Mentorship is more than simply taking someone out for coffee once a month and doling out bits of wisdom.
According to “Morning Joe” co-host and Know Your Value founder Mika Brzezinski, it means having “a real connection where you can show the way and see those lightbulbs go off in a young person’s mind … I know when I see those eyes light up, that woman is going to make more money.”
Mentors, she continued, “are people who actually have an impact on your psyche when it comes to your professional or personal spirit.”
Mika to mentees: Value where you are, show it every dayMay 15, 201901:07
Brzezinski said mentors have been instrumental to her own success, so she has prioritized mentoring the next generation. That includes several women at NBCUniversal including MSNBC host Kasie Hunt, NBC political reporter Heidi Pryzbyla, “Morning Joe” booking producer Daniela Pierre-Bravo, who recently co-wrote “Earn It!” with Brzezinski, and more.
“I cannot think of one woman I’ve helped who hasn’t paid it back in spades by in turn helping others," Brzezinski said.
She sees her own prioritization of mentorship as paying forward the guidance she has received from people over the course of her own career.
Brzezinski shared the four mentors who have impacted her work and life:
Arianna Huffington, the friend who taught her how to solve problems with ease:
“Arianna approached me at a hard time in my life, and we had a deep conversation about my sleep deprivation. She was so generous personally and professionally.
She told me, ‘You are so vulnerable and open with your issues. You should share them with more people. Let’s do an event together on this.’
I was blown away. And the more I think about it, she is the inspiration for the way that I invest in women today.
She proposed that in 2014 we co-produce a massive women’s event on the issue of self-care. It became her inaugural Thrive Conference. I learned so much, as we worked together creating this event and building a team.
She solved problems with ease and was able to convince people to do things that they never intended to do. For example, the theatre initially said the stage could not support the weight of my mother’s massive two-ton sculptures, sent from Washington D.C. to New York City. She made it all happen and filled the room.
It was an amazing evening, and working side-by-side with Arianna was the experience of a lifetime that I will never forget.”
Susan Bean, the CBS boss who got her through a firing:
“Susan was an absolute force at CBS who had worked at ‘60 Minutes’ and '48 Hours’ and ultimately was promoted to senior producer. She is one of the most talented producers I’ve ever worked with, and she noticed that I was very talented too — but that I was a woman who felt like she was running out of time.
Susan gave me the best piece of advice I’ve ever gotten: ‘Be calm. Be still.’ She taught me that you can’t [voice] track a piece if you’re hyped up. You can’t sound confident if you’re a nervous wreck. In short, you can’t communicate effectively unless you’re grounded and sturdy.
Women tend to overthink, and we get so excited that we over amplify everything. So when something bad happens, we’re devastated. And that’s what happened to me: I got fired from CBS. Susan said to me, ‘Mika, this is the best thing that will ever happen to you.’ I couldn’t understand it. And I was unemployed for a year. But in the end Susan was right: I had to rebuild, but it brought me back to MSNBC and ultimately to ‘Morning Joe.’ I would never do this job so well had I not gotten through that dark period with Susan’s advice.”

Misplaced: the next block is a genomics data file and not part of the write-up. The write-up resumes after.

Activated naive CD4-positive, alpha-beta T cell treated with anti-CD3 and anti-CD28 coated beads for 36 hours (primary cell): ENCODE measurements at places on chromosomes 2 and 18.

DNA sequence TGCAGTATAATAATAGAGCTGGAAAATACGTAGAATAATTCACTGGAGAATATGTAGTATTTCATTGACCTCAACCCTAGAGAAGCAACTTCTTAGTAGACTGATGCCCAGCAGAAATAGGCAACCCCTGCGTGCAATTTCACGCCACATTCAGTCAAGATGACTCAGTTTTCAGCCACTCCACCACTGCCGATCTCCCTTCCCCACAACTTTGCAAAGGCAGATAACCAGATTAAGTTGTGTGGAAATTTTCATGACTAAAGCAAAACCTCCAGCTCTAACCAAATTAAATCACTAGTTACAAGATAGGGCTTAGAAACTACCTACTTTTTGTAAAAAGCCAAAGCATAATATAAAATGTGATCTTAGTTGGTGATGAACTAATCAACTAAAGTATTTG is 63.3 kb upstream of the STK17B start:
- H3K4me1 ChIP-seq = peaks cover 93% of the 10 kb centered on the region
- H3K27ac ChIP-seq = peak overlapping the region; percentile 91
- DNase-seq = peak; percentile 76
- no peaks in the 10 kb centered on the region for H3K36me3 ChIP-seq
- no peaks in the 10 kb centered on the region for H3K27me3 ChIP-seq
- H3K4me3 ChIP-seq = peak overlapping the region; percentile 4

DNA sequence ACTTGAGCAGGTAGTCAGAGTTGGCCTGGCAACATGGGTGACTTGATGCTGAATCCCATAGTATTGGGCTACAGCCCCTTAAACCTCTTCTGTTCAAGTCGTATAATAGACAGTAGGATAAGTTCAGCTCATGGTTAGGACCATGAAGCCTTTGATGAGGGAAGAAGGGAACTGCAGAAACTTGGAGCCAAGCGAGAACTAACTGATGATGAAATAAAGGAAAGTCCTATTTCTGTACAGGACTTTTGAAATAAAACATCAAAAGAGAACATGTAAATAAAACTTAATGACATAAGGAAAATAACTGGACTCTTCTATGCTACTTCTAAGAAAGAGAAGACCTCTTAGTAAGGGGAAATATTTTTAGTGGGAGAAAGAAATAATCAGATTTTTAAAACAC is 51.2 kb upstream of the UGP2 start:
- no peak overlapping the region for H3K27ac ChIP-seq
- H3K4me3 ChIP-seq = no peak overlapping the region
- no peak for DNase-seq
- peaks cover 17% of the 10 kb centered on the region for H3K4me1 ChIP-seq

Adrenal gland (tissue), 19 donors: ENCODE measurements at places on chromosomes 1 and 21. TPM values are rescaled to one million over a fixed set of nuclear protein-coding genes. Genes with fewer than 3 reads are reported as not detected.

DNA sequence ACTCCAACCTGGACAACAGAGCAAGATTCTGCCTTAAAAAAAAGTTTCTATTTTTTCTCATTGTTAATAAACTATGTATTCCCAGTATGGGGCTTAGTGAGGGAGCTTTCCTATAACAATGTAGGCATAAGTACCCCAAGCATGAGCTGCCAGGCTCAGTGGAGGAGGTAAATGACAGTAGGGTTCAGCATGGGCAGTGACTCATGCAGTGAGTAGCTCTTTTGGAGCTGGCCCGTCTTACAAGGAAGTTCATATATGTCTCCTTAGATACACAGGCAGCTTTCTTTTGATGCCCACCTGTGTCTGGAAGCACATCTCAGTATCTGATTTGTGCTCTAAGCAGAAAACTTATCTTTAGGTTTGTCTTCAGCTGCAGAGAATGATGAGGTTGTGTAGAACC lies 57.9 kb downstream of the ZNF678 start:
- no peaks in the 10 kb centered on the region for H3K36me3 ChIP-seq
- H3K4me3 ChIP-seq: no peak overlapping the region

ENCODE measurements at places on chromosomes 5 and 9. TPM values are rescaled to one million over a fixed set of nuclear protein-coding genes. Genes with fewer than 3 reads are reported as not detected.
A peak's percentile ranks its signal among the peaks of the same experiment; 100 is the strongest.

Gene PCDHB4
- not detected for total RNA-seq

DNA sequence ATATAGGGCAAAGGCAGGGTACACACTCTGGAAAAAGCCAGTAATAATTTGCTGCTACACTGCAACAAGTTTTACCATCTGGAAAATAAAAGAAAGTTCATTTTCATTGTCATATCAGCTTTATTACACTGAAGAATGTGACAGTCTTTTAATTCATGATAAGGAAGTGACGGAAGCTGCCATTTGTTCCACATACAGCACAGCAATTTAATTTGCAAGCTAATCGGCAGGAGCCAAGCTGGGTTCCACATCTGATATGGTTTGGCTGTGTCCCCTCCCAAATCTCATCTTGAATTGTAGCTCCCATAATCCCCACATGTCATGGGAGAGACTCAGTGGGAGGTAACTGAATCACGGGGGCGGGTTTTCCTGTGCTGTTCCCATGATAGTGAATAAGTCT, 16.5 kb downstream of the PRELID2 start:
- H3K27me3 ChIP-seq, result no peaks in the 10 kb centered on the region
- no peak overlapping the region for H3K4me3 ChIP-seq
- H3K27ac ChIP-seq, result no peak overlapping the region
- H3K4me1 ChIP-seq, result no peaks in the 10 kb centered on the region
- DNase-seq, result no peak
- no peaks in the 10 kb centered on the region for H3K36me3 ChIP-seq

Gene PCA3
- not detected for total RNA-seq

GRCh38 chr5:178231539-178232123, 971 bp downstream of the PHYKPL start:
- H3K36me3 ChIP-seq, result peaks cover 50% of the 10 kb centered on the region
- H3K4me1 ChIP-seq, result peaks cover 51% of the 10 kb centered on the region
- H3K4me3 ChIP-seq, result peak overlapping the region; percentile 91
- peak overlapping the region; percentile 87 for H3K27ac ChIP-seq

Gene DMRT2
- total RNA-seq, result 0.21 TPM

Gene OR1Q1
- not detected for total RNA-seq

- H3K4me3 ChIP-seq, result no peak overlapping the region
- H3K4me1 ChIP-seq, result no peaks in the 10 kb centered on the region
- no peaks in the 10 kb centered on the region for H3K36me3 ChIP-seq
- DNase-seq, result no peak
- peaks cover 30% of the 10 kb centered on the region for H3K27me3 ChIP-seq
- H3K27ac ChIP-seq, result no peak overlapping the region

Joe Scarborough, the co-host and spouse with a radically different communication style:
“He’s had a huge impact on the way I view how women think and how we communicate. I was literally side-by-side with him as my career went to the next level. I watched how he did things and how he thought and how he moved with confidence; I compared that with the negative, self-destructive ways I would think. We’d exchange stories about how I’d apologize when asking for a raise, and how Joe just bounded in there and said what he wanted.
Joe can leap up on stage unprepared and nail it. For most women, if we know we’re speaking in front of 5,000 people we’re nervous, we’re preparing nonstop for two weeks before. But Joe, like many men, says, ‘Just get up on stage and do it!’ Guys just simply believe in themselves, that’s half the battle. I watched and learned from Joe.”
Emilie Brzezinski, the mother who never let her career slip off the priority list:
“My mother is a tremendous mentor, and it isn’t what she says. It’s how she’s lived her life.
She’s kept her career as a sculptor so close to her, even in times of great challenge. That includes raising three teenagers when my dad became national security advisor under President Carter. She’d have her family dinners and White House events, but she was getting back into that studio.
She’s still leading the way for me, even at age 87. After the loss of my dad, in 2017, my mom had two heart attacks the week he died and later was diagnosed with Parkinson’s. But Joe and I moved her down to Florida, and her career has not only picked up again — it’s booming. She’s planning a seven-month exhibition at the Boca Raton Museum of Art, a show at the Lowe Museum in Miami and a presentation at Art Basel in December. She’s on fire and isn’t stopping. She’s an endless source of inspiration for me.”